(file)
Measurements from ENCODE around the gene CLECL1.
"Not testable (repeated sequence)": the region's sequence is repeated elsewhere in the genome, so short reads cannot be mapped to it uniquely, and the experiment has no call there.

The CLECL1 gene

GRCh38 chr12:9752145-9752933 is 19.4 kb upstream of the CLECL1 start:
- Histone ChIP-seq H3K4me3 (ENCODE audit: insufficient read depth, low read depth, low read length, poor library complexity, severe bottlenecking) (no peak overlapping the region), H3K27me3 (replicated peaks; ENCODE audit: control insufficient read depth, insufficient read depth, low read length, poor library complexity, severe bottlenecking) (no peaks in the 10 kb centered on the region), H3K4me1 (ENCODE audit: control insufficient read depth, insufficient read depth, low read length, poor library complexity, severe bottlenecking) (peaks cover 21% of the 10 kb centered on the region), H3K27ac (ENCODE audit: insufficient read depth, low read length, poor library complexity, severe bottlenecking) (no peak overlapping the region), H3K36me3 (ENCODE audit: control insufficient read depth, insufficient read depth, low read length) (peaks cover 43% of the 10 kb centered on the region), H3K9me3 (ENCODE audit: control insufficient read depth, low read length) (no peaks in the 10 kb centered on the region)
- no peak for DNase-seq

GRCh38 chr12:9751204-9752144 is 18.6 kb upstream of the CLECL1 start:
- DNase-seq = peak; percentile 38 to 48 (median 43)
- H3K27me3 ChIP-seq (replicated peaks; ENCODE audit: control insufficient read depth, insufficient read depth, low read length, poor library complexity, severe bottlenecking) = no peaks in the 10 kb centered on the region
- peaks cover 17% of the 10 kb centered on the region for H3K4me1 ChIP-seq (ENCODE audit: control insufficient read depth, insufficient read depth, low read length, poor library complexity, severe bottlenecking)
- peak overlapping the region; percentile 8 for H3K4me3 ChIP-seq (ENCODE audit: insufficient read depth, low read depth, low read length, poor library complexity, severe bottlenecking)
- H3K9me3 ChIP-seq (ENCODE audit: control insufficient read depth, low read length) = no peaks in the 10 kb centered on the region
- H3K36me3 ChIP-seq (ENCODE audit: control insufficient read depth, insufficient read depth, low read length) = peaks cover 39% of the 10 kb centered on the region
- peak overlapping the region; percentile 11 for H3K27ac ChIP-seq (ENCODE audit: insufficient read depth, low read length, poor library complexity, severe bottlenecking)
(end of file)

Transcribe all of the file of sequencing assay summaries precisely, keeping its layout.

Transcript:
Measurements from ENCODE around the gene CLECL1.
"Not testable (repeated sequence)": the region's sequence is repeated elsewhere in the genome, so short reads cannot be mapped to it uniquely, and the experiment has no call there.

The CLECL1 gene

GRCh38 chr12:9752145-9752933 is 19.4 kb upstream of the CLECL1 start:
- Histone ChIP-seq H3K4me3 (ENCODE audit: insufficient read depth, low read depth, low read length, poor library complexity, severe bottlenecking) (no peak overlapping the region), H3K27me3 (replicated peaks; ENCODE audit: control insufficient read depth, insufficient read depth, low read length, poor library complexity, severe bottlenecking) (no peaks in the 10 kb centered on the region), H3K4me1 (ENCODE audit: control insufficient read depth, insufficient read depth, low read length, poor library complexity, severe bottlenecking) (peaks cover 21% of the 10 kb centered on the region), H3K27ac (ENCODE audit: insufficient read depth, low read length, poor library complexity, severe bottlenecking) (no peak overlapping the region), H3K36me3 (ENCODE audit: control insufficient read depth, insufficient read depth, low read length) (peaks cover 43% of the 10 kb centered on the region), H3K9me3 (ENCODE audit: control insufficient read depth, low read length) (no peaks in the 10 kb centered on the region)
- no peak for DNase-seq

GRCh38 chr12:9751204-9752144 is 18.6 kb upstream of the CLECL1 start:
- DNase-seq = peak; percentile 38 to 48 (median 43)
- H3K27me3 ChIP-seq (replicated peaks; ENCODE audit: control insufficient read depth, insufficient read depth, low read length, poor library complexity, severe bottlenecking) = no peaks in the 10 kb centered on the region
- peaks cover 17% of the 10 kb centered on the region for H3K4me1 ChIP-seq (ENCODE audit: control insufficient read depth, insufficient read depth, low read length, poor library complexity, severe bottlenecking)
- peak overlapping the region; percentile 8 for H3K4me3 ChIP-seq (ENCODE audit: insufficient read depth, low read depth, low read length, poor library complexity, severe bottlenecking)
- H3K9me3 ChIP-seq (ENCODE audit: control insufficient read depth, low read length) = no peaks in the 10 kb centered on the region
- H3K36me3 ChIP-seq (ENCODE audit: control insufficient read depth, insufficient read depth, low read length) = peaks cover 39% of the 10 kb centered on the region
- peak overlapping the region; percentile 11 for H3K27ac ChIP-seq (ENCODE audit: insufficient read depth, low read length, poor library complexity, severe bottlenecking)